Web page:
In case you haven’t heard, a format change for Google search results pages.
Google has just confirmed that all U.S. searchers will soon be getting the new interface — one that highly resembles Google’s mobile search results pages. Options to search verticals like Images, News and Maps are moved from the left-side of the page up above the top search results.
If you’re wondering, below is the share of space dedicated above the fold to editorial search results vs sponsored results and listings:
This article about the scary dependence of many small sites on Google Search starts with an interesting story about Nextag and how they dealt with the recent algorithmic changes implemented by Google that penalized sites with duplicate content:
STARTING in February, Jeffrey G. Katz grew increasingly anxious as he watched the steady decline of online traffic to his company’s comparison-shopping Web site, Nextag, from Google’s search engine.
In a geeky fire drill, engineers and outside consultants at Nextag scrambled to see if the problem was its own fault. Maybe some inadvertent change had prompted Google’s algorithm to demote Nextag when a person typed in shopping-related search terms like “kitchen table” or “lawn mower.”
But no, the engineers determined. And traffic from Google’s search engine continued to decline, by half.
Nextag’s response? It doubled its spending on Google paid search advertising in the last five months.
The move was costly but necessary to retain shoppers, Mr. Katz says, because an estimated 60 percent of Nextag’s traffic comes from Google, both from free search and paid search ads, which are ads that are related to search results and appear next to them. “We had to do it,” says Mr. Katz, chief executive of Wize Commerce, owner of Nextag. “We’re living in Google’s world.”
Zuckerberg on search.
“We do on the order of a billion queries a day, and we’re basically not even trying.” Most of those are people trying to find people, but it’s also people trying to find brands and apps.
The “legacy” search business: “You type in some keywords and it does some magic.” It’s changing into giving you answers. “Facebook is uniquely positioned to give you answers.” He gives examples of finding sushi restaurants your friends have liked, or finding a job at companies where your friends work.
“We have a team working on search.”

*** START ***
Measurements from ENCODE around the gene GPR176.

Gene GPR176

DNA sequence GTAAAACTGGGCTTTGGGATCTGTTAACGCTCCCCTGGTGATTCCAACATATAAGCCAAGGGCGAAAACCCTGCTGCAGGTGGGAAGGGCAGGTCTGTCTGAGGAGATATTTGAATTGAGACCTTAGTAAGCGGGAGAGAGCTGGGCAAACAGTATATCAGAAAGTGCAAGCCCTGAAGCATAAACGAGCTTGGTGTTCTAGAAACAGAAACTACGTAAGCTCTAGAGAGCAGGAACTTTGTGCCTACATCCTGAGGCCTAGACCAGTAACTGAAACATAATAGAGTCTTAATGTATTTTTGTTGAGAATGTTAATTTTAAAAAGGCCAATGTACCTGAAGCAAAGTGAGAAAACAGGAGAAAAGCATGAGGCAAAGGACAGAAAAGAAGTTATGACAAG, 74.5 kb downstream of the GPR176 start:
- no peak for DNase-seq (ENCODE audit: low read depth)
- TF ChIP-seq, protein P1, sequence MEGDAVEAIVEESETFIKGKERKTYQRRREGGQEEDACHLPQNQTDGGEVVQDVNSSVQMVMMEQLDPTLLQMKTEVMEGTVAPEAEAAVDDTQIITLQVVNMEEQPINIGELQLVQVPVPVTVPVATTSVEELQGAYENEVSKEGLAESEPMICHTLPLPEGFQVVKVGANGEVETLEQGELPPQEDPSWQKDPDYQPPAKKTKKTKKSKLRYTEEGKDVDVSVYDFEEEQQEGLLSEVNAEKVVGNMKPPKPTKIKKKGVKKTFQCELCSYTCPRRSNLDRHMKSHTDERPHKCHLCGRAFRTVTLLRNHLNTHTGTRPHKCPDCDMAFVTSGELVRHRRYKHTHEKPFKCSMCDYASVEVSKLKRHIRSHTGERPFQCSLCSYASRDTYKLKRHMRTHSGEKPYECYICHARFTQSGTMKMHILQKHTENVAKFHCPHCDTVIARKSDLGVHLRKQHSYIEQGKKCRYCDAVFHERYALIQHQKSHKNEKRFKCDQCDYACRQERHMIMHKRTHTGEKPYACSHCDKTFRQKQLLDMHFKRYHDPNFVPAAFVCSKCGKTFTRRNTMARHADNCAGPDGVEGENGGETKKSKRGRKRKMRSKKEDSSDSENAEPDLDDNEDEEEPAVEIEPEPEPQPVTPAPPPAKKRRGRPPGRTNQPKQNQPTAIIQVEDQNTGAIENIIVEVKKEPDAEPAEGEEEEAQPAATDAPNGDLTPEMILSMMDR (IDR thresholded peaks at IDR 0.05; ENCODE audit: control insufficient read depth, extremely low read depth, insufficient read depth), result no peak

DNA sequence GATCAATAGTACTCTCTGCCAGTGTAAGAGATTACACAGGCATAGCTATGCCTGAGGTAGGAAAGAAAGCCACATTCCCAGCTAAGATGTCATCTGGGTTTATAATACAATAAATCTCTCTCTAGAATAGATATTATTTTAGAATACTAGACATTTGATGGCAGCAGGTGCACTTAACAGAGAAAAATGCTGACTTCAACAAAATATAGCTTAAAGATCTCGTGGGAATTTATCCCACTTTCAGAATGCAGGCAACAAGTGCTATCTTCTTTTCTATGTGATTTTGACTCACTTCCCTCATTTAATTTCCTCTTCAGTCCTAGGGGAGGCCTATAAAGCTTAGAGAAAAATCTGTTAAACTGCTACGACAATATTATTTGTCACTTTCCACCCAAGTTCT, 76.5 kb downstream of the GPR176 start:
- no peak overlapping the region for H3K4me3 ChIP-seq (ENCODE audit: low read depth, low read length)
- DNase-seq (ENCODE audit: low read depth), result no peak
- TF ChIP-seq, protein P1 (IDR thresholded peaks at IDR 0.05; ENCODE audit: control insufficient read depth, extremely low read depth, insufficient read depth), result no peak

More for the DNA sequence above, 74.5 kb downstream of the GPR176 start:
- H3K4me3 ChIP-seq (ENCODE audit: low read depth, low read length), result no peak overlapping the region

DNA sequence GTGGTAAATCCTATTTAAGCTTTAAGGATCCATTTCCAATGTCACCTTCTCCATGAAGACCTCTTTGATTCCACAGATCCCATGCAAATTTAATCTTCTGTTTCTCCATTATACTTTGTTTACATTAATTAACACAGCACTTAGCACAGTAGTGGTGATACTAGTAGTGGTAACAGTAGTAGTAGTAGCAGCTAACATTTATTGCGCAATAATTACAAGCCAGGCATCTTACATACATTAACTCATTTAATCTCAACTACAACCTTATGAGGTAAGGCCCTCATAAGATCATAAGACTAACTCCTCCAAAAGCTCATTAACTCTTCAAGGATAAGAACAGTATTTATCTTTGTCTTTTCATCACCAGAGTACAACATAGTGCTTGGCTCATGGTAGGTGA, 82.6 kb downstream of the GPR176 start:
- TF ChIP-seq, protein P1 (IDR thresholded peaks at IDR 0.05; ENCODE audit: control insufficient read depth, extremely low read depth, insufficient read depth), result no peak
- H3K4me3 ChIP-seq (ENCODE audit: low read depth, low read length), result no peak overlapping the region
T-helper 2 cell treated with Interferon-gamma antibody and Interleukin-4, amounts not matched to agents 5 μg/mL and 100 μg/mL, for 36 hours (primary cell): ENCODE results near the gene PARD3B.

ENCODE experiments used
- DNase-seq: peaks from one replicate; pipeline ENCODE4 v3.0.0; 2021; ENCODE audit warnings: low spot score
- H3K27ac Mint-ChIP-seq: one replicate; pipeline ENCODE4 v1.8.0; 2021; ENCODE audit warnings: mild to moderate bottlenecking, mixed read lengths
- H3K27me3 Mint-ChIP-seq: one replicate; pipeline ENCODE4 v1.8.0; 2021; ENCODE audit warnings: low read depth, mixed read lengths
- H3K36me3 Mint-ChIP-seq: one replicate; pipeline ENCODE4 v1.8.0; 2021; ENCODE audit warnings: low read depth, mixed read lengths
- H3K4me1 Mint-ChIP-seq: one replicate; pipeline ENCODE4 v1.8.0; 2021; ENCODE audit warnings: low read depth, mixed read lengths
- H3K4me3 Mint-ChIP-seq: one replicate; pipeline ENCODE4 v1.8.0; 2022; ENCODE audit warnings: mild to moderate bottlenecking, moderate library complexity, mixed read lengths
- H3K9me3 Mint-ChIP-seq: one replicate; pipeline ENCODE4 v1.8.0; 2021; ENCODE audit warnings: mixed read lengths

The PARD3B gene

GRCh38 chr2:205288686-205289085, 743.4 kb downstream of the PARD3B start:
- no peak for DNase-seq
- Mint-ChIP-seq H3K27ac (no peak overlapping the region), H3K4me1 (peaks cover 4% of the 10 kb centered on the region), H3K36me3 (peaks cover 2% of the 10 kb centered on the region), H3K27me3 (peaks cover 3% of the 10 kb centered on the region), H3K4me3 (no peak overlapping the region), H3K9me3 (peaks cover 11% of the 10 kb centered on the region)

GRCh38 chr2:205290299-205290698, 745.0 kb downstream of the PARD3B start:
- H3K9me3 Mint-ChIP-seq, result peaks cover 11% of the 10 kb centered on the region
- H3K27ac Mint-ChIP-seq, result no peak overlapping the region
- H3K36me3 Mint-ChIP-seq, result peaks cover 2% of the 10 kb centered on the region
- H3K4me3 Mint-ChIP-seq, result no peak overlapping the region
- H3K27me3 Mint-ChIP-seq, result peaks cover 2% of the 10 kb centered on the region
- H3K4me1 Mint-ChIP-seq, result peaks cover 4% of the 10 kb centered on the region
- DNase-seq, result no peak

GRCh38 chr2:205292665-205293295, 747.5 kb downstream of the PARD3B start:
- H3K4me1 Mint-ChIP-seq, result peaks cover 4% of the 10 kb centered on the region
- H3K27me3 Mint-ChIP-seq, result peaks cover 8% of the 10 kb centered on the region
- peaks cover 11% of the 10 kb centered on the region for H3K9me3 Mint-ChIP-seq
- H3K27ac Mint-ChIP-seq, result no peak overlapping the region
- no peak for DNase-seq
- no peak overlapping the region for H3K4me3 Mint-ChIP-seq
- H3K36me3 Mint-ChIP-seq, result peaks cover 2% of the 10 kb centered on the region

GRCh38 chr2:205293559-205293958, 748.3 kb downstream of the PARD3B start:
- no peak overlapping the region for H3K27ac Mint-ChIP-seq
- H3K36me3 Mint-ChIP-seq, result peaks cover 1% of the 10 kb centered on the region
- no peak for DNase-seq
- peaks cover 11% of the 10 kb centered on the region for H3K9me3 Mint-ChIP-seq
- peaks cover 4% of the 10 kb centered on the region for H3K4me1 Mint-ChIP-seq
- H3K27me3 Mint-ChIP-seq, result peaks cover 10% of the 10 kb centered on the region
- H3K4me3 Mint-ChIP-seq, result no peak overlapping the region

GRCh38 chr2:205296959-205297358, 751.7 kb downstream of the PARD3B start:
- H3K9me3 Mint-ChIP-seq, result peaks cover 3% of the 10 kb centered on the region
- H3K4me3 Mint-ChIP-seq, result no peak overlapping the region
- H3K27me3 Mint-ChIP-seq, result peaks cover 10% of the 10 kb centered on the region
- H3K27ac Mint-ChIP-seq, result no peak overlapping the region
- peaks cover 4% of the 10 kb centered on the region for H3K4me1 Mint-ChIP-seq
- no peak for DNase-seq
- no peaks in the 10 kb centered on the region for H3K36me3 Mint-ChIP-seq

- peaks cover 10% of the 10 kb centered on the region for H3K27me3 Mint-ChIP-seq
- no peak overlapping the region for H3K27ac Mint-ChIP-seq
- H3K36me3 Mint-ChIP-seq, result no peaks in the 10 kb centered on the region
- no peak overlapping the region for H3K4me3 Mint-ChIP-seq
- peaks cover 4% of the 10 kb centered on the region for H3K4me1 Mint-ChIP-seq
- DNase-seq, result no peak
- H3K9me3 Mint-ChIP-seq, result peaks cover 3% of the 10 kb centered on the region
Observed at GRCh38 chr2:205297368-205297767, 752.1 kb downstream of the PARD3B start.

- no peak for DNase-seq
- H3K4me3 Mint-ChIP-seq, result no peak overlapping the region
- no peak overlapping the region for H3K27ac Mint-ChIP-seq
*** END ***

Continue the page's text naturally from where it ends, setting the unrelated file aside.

Interesting argument but hard to really build a case without expending a lot of resources:
Webmasters and SEOs at WebmasterWorld say paid clicks are up because organic search results are poorer and Google is showing more ads in place of organic results. They point fingers at the Penguin update.
I took the liberty of checking their site traffic and it looks like they are down in 2012.
Most people believe that when they type “convection microwave oven” or “biking shorts” into Google, they will receive a list of the most relevant sites. Not true. That’s how Google used to work. Now, when someone searches for these items, the most prominent results are displayed because companies paid Google for that privilege. In addition, Google often uses its prime real estate to promote its own (often less relevant and inferior) products and services, prohibiting companies from buying its best advertisements.
Saw this on twitter the other day and was surprised by it:
“Google doesn’t use bounce rate” @mattcutts told @tomschmitz yesterday, tom says #smx #11c
Stat: 40% of all searches on Yelp are done on the Yelp mobile app by 6.3M users.
The Panda update puts a premium on original, high-quality content and clean, canonical sites. Duplicate content can be a bigger problem now than it was before the update hit. The rule of the day post-Panda is a ‘less is more’ strategy and a focus on user engagement. Now Penguin puts a premium on natural links and anchor text. In early 2011 we preached that SEOs should quit obsessing on anchor text. For those who followed my advice back then, congratulations. You’re well positioned to take marketshare from those who may have taken shortcuts in the meantime.